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The paper "The Knowledge Complexity of Interactive Proof Systems" uses the language of quadratic nonresidues defined via the following excerpt from page 293 as an example of constructing an interactive proof system.

Example 1: Let $Z_m^*$ denote the set of integers between $1$ and $m$ that are relatively prime with $m$. An element $a \in Z_m^*$ is a quadratic residue mod $n$ [sic] if $ a = x^2 \mod{m}$ for some $x \in Z_m^*$, else it is a quadratic nonresidue. Now let $L = \{(m, x) | x \in \mathbb{Z}_m^* \text{is a quadratic nonresidue\}}$. Notice that $L \in \textbf{NP}$: a prover needs only to compute the factorization of $m$ and send it to the verifier without any further interaction.

Given that $n$ is not defined in the context of the example, I assume this to be a typo and that the authors meant $m$. My question is about the last sentence. The authors provide no further detail afterwards about what the verifier would do with this factorization to verify quadratic nonresiduosity. In pursuit of more details, I cracked open Arora-Barak where the following treatment of the above is given in section 8.1 example 8.9.

Here is another example for an interactive proof for a language not known to be in $\textbf{NP}$. We say that a number $a$ is a quadratic residue mod $p$ if there is another number $b$ such that $a \cong b^2 \mod{p}$. Such a $b$ is called the square root of $a \mod{p}$. ... the language QNR of pairs $(a, p)$ such that $p$ is a prime and $a$ is not a quadratic residue modulo $p$ has no natural short membership proof and is not known to be in $\textbf{NP}$. But it does have a simple interactive proof if the verifier is probabilistic.

Now if the language QNR described in Arora-Barak is not in $\textbf{NP}$, how could its "superset" the language $L$ described in the paper be in $\textbf{NP}$? If the paper is correct then we could easily construct a verifier which would prove that QNR is in $\textbf{NP}$: for any $(a, p)$ the certificate would consist of the certificate of the membership of $(p, a)$ in $L$ in addition to a certificate for the primality of $p$.

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When the modulus is a prime $p$, you can compute quadratic residuosity in polynomial time using the Legendre symbol: $x$ is a quadratic residue mod $p$ iff $(x|p)=1$ or $0$.

When the modulus is a prime power $p^\alpha$, then you can do the same: I believe $x$ is a quadratic residue mod $p^\alpha$ iff $(x|p)=1$ or $0$. I believe this can be proven using Hensel lifting.

When the modulus is a number $n$ with known prime factorization $n=p_1^{\alpha_1} \cdots p_k^{\alpha_k}$, you can use the Chinese remainder theorem: $x$ is a quadratic residue mod $n$ iff it is a quadratic residue mod $p_i$ for all prime factors $p_i$ of $n$.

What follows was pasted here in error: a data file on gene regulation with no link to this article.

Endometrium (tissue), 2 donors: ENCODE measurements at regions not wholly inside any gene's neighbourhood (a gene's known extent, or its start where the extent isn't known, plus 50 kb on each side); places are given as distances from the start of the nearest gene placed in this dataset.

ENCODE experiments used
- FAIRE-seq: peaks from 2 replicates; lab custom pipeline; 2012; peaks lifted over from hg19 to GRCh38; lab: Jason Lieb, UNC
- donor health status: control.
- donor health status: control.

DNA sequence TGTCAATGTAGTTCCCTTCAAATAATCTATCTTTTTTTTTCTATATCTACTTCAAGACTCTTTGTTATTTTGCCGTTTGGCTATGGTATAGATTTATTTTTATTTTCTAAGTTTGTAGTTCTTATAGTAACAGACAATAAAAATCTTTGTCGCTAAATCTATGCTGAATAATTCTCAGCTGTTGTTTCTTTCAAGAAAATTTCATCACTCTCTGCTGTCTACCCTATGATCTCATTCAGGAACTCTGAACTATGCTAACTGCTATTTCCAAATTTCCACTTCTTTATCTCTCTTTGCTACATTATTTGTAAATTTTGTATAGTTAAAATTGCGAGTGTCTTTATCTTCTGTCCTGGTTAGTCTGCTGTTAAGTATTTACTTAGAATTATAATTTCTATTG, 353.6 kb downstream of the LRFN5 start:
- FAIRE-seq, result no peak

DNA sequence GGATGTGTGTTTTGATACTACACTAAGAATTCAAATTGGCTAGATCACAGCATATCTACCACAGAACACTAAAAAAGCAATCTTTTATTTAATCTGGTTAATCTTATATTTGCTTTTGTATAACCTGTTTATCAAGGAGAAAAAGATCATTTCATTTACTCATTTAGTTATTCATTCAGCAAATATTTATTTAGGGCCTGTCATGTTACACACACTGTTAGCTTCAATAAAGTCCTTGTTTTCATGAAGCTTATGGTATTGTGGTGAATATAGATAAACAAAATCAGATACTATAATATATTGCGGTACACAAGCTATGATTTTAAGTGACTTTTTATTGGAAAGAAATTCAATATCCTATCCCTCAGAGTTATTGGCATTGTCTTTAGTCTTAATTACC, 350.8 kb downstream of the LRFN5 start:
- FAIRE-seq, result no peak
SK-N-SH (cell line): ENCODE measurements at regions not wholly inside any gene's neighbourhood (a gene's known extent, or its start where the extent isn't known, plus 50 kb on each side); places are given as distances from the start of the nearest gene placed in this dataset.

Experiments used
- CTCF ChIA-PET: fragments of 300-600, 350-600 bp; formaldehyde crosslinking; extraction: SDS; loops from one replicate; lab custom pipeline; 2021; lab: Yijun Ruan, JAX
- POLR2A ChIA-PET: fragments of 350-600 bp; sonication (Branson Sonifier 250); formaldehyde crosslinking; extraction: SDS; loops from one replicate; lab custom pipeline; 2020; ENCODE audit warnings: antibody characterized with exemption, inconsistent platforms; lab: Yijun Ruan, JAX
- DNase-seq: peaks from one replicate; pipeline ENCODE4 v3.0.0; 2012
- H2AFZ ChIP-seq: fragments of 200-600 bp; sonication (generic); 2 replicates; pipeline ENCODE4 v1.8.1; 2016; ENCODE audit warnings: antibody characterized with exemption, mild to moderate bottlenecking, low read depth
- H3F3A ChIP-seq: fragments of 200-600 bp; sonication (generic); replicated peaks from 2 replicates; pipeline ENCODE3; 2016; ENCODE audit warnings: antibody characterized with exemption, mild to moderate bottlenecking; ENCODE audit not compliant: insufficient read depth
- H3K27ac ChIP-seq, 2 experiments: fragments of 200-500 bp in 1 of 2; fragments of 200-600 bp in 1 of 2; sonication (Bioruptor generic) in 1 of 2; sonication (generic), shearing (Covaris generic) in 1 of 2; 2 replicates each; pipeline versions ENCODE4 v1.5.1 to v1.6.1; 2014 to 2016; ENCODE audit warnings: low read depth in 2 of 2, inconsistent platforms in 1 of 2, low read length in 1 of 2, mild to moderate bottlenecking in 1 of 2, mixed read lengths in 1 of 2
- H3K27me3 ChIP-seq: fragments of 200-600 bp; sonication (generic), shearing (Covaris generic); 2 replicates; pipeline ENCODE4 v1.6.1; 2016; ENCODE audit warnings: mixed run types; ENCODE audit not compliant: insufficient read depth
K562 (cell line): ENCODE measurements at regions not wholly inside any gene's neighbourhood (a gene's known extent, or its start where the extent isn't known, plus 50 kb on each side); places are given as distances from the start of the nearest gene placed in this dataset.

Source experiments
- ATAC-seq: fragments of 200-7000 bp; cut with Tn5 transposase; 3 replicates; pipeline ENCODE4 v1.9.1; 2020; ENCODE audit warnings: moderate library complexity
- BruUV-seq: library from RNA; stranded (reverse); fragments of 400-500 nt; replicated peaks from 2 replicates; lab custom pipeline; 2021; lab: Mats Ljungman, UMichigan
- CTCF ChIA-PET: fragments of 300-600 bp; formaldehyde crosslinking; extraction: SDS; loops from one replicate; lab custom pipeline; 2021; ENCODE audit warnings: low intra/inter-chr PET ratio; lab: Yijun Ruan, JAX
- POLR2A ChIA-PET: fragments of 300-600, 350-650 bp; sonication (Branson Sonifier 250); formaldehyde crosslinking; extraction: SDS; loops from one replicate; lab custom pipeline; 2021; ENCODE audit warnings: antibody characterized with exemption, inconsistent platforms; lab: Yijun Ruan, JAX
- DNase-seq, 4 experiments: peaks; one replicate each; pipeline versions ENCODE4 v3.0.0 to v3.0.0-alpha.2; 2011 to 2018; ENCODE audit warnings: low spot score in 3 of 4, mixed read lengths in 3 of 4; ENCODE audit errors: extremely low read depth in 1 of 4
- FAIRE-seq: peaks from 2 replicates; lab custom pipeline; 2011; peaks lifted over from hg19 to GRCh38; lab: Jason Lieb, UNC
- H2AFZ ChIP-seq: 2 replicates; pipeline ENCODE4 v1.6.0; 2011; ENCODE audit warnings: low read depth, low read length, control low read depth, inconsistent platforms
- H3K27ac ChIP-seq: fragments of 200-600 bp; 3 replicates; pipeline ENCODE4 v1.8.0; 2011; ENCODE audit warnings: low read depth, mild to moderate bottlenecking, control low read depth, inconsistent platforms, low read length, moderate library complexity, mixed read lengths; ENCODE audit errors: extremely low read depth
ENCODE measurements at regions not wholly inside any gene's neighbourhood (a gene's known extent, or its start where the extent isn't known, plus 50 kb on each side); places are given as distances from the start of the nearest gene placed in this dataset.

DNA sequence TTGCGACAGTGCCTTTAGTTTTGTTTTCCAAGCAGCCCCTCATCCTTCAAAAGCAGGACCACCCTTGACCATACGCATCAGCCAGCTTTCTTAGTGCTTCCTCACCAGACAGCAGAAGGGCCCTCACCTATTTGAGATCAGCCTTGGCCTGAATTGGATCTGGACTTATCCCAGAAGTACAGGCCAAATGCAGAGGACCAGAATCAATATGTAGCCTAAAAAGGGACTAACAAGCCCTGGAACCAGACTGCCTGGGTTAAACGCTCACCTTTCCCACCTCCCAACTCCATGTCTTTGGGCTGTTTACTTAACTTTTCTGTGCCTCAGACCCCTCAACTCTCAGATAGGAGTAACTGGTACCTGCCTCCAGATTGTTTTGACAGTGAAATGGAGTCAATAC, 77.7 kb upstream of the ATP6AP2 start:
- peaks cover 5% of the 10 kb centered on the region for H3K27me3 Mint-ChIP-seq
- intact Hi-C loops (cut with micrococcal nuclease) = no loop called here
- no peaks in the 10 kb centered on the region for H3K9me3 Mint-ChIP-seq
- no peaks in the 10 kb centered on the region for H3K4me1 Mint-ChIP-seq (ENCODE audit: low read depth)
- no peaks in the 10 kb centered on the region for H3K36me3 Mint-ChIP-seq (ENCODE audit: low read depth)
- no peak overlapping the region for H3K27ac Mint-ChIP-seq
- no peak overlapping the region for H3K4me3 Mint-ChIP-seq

This means that quadratic nonresiduosity mod $n$ can be computed in polynomial time when the factorization of $n$ is known or given. This also means that, as far as I can see, the language QNR should be in NP: a natural certificate is a prime $p$ that divides $n$, and such that $(a|p)=-1$. The verifier can verify that $p$ is prime in polynomial time and compute the Legendre symbol $(a|p)$ in polynomial time. At least, that's how it seems to me.

I don't know why Arora-Barak say that QNR is not known to be NP. This makes me suspect that I may have misunderstood something, as they know way more about computational complexity than I do.

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  • $\begingroup$ So Arora-Barak is wrong? $\endgroup$
    – kotu
    May 25 at 22:49
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    $\begingroup$ @kotu, I don't know. Arora and Barak know way more than me, so if my impression is contrary to them, I'm inclined to think it's more likely that I've misunderstood something than that they got something wrong. Depending on how old your copy of the book is, perhaps it was written before the proof that PRIMES is in P, in which case everything they write makes sense; my answer basically argues that the problem is in NP, and relies upon the fact that PRIMES is in P: the witness is a prime $p$ that divides $n$, and the verifier must verify that $p$ is a prime. $\endgroup$
    – D.W.
    May 25 at 23:03
  • $\begingroup$ I appreciate you taking the time to answer regardless. In the "chapter notes and history" section of chapter 7 in my book they refer to the paper which proved PRIMES is in P, so now I'm just more confused =P $\endgroup$
    – kotu
    May 25 at 23:10
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    $\begingroup$ @kotu, got it, thank you. I'm confused, too. I hope someone here who knows more computational complexity than I will be able to help us clear this up. $\endgroup$
    – D.W.
    May 26 at 0:10
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    $\begingroup$ I just sent an email to an account that the authors maintain for improvements to the book. I'll provide an update here if they ever respond. $\endgroup$
    – kotu
    May 26 at 1:04

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